>of creating the mixture then using a spray bottle (disposable, obviously)
          >to apply it to the nylon, but perhaps it's too thick to spray when mixed
          >properly (I have only read about it, not done it yet).
          >
          >Any thoughts? Thanks!
          >
          >J
          >
          >_
          >
          I think it might work... but it not very expensive to buy professionally
          made silicone impregnated ripstop. If the stuff sacks are already
          waterproofed with polyurethane coating, the silicone will just sluff
          off. It should only be tried on silicone treated fabric.

          Rick
        • jonas4321@juno.com
          Well, the one stuff sack that I can afford to mess with (and toss if it doesn t work) isn t waterproofed at all, so it will make a good test. I ll mix some up
          Message 4 of 8 , Jul 23 4:25 AM
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            Well, the one stuff sack that I can afford to mess with (and toss if it
            doesn't work) isn't waterproofed at all, so it will make a good test.
            I'll mix some up this weekend and give it a rip. I'll post the results.

            I agree that silnylon is pretty inexpensive (Thru-Hiker seems to have a
            very inexpensive kit that will make several stuff sacks), it's just that
            the two stuff sacks I am referring to are *just* the right size for their
            use, I'd love to keep them and not make new ones if I can improve their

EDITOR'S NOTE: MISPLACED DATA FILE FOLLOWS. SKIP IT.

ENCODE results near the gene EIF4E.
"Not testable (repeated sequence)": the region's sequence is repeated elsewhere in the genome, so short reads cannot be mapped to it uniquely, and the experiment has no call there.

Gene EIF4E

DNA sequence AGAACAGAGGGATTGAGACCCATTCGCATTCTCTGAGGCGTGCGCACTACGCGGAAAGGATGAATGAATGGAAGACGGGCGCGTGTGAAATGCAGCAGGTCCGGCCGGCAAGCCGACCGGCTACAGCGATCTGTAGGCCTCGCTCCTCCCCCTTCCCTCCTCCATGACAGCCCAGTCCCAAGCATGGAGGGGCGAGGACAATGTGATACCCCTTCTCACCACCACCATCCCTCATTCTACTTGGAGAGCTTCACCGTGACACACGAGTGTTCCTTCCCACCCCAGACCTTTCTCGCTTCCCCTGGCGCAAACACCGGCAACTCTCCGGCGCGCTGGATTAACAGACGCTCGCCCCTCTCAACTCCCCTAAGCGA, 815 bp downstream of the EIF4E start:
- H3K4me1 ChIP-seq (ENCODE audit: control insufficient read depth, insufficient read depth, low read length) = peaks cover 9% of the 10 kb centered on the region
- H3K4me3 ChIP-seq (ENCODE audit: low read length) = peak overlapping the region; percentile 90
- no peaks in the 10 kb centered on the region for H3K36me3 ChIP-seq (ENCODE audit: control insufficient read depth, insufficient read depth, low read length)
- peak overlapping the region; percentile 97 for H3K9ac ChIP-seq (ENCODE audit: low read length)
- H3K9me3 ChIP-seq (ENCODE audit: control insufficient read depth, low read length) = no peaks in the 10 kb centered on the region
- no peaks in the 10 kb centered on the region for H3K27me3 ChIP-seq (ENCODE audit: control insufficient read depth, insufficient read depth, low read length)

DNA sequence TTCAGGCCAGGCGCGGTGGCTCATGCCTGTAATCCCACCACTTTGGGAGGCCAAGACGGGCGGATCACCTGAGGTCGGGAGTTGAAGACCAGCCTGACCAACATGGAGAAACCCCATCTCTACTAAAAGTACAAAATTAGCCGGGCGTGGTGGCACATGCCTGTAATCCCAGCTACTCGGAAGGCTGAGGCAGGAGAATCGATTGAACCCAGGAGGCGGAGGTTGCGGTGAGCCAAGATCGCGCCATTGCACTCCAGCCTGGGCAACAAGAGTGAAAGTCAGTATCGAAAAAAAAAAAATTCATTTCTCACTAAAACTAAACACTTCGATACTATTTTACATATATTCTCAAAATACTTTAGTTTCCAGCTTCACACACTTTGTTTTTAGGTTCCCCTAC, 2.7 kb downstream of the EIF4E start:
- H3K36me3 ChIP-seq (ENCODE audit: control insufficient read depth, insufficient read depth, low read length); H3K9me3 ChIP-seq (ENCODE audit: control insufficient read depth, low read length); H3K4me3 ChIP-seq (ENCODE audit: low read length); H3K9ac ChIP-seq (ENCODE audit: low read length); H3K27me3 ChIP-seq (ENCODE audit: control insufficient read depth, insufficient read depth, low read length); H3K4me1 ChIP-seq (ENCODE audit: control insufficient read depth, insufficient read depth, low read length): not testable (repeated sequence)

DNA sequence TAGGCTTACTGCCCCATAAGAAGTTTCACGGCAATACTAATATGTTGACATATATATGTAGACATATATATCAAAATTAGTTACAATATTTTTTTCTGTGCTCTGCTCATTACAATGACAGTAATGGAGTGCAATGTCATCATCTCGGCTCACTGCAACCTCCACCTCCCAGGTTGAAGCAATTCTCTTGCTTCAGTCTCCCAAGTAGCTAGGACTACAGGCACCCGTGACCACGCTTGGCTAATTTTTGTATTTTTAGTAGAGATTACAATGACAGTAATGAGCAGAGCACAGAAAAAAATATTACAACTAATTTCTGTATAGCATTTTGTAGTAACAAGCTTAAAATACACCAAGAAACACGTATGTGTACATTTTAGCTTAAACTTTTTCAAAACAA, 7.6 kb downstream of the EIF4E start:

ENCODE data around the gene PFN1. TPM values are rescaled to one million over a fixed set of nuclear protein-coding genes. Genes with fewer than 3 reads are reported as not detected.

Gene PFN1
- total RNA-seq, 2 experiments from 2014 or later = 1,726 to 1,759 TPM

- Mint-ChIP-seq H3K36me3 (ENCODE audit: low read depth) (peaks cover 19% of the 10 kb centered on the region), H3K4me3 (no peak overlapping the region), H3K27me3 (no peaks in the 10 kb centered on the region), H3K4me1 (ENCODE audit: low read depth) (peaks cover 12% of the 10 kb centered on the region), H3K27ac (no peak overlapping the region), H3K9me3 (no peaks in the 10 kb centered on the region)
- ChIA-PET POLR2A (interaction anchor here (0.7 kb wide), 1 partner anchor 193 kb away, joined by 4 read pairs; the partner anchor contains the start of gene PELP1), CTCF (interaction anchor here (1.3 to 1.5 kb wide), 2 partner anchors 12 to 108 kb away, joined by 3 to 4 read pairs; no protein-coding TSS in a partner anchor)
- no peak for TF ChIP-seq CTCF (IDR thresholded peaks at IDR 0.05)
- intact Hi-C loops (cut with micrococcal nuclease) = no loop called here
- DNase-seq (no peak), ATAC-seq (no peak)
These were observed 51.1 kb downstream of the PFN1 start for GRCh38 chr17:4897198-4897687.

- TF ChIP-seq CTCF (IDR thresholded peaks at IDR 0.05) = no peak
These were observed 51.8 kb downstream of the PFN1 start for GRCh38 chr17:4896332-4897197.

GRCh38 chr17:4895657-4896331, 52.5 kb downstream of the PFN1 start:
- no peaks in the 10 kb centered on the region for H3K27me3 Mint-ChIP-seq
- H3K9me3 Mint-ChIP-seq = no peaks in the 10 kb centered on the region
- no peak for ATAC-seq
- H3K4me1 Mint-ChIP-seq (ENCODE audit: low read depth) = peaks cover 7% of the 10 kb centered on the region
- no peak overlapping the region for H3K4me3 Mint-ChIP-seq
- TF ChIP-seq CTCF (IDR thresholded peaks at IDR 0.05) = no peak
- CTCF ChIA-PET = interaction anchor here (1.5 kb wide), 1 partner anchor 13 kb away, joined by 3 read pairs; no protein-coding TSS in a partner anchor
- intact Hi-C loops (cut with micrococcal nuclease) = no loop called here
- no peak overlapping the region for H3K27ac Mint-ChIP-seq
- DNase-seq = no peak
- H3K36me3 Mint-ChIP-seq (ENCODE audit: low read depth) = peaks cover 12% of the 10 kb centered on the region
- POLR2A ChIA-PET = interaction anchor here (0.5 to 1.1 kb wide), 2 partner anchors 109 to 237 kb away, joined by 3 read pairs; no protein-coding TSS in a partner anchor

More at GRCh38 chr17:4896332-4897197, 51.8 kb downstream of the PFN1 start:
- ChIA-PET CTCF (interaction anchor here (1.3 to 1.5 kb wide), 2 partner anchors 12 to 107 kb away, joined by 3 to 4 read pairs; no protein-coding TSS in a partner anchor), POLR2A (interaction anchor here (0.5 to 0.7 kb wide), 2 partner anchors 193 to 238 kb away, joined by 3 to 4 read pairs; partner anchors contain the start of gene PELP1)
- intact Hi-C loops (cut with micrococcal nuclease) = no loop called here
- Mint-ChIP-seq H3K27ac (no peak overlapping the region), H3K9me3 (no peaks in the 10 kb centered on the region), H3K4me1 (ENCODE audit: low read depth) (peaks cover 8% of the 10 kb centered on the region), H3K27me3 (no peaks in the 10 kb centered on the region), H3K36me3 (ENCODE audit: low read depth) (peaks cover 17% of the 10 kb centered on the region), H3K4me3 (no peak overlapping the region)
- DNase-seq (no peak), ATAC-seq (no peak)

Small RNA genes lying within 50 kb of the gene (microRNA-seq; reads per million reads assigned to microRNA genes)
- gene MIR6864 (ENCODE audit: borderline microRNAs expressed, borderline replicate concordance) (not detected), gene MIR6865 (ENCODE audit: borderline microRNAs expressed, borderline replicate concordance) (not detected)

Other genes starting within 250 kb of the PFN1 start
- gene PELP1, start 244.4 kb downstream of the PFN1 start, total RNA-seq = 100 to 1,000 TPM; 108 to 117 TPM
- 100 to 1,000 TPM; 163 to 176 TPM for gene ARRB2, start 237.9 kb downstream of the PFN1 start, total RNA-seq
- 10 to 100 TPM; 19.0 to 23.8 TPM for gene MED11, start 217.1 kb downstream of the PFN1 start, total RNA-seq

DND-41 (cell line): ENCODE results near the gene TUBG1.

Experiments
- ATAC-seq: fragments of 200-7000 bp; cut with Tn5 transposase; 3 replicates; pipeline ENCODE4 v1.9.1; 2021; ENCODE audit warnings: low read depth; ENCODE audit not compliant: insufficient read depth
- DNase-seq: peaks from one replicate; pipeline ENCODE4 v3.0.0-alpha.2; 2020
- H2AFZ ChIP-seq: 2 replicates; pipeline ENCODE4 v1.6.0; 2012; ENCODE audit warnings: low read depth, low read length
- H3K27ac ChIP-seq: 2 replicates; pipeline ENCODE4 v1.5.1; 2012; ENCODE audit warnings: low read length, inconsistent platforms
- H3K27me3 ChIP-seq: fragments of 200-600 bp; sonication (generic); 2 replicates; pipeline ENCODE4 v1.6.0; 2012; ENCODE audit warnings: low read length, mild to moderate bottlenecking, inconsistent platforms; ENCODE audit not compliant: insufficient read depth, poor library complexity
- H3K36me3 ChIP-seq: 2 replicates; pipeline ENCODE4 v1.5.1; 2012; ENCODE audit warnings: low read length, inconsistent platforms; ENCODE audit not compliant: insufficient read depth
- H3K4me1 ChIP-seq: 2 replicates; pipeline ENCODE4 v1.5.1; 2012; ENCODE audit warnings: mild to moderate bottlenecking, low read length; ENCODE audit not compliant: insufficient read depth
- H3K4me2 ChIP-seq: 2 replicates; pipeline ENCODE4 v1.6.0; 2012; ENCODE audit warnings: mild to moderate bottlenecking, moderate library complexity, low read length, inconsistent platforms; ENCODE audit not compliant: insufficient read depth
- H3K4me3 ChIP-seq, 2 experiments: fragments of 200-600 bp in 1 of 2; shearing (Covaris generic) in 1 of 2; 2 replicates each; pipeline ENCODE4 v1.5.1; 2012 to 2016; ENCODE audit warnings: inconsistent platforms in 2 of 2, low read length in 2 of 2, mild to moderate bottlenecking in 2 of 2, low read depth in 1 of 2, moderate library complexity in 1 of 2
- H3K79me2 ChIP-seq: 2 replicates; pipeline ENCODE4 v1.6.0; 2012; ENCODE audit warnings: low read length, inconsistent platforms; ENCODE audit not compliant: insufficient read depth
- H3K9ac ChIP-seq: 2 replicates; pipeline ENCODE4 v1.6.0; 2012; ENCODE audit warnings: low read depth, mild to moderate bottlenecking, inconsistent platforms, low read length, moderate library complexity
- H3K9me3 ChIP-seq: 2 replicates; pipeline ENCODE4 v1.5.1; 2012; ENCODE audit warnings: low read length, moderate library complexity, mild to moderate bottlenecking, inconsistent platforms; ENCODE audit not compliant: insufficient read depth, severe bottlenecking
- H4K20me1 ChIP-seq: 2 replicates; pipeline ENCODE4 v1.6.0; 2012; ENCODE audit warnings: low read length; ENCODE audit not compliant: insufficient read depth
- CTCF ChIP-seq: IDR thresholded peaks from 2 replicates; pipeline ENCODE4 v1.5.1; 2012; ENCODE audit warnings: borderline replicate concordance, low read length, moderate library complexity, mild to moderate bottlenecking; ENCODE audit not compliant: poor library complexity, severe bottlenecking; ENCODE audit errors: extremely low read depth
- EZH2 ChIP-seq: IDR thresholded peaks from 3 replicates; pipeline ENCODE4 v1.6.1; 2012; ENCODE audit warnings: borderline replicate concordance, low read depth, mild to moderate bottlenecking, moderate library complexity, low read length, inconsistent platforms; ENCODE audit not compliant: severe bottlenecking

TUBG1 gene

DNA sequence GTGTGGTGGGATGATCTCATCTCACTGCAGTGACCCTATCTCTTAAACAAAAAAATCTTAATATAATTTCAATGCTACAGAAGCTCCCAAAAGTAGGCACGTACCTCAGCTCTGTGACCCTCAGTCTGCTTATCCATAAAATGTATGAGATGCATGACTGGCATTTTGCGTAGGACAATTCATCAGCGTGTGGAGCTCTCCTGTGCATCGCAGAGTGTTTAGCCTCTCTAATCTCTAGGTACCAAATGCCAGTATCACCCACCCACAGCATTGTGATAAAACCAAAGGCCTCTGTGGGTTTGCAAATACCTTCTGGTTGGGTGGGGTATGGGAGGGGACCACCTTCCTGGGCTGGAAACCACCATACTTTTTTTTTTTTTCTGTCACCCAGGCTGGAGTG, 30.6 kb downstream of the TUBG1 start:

"waterproofness". I use plastic bag liners in them now because they are
            not waterproof.

            This past April, when I pulled my sleeping bag from its stuff sack, I
            discovered (to my horror) that the plastic bag was wadded up at the
            bottom (I must have lost all concentration when packing my gear).
            Unfortunately, it was 45 degrees and pouring, and water had run down the
            sides of my pack, which had a rain cover on it, and had soaked my
            sleeping bag in this non-waterproof stuff sack. That night (in my
            hammock), I did discover that my EMS bag with synthetic insulation was
            actually quite warm even when very wet, which was interesting. And
            fortunate!

            On Thu, 22 Jul 2004 22:49:18 -0400 Rick <ra1@...> writes:
            > jonas4321@... wrote:
            >
            > >I read several posts about using a mixture of silicone sealant and
            > >Coleman fuel as a seam sealer when building tarps out of silnylon.
            > Has
            > >anyone tried using this mixture to waterproof an entire piece of
            > existing
            > >nylon equipment? I am thinking of a couple of perfect-size stuff
            > sacks
            > >that I have that need extra waterproofing. One of them is used a
            > fair
            > >amount, the other I could take a risk and experiment with. I was
            > thinking
            > >of creating the mixture then using a spray bottle (disposable,
            > obviously)
            > >to apply it to the nylon, but perhaps it's too thick to spray when
            > mixed
            > >properly (I have only read about it, not done it yet).
            > >
            > >Any thoughts? Thanks!
            > >
            > >J
            > >
            > >_
            > >
            > I think it might work... but it not very expensive to buy
            > professionally
            > made silicone impregnated ripstop. If the stuff sacks are already
            > waterproofed with polyurethane coating, the silicone will just sluff
            >
            > off. It should only be tried on silicone treated fabric.
            >
            > Rick
            >
            >
            >
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          • Dave Womble
            Jonas, I think lining your sleeping bag s stuff sack with a plastic garbage bag is the best way to keep it dry... but like you pointed out, the sleeping bag
            Message 5 of 8 , Jul 23 4:57 AM
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              Jonas, I think lining your sleeping bag's stuff sack with a plastic
              garbage bag is the best way to keep it dry... but like you pointed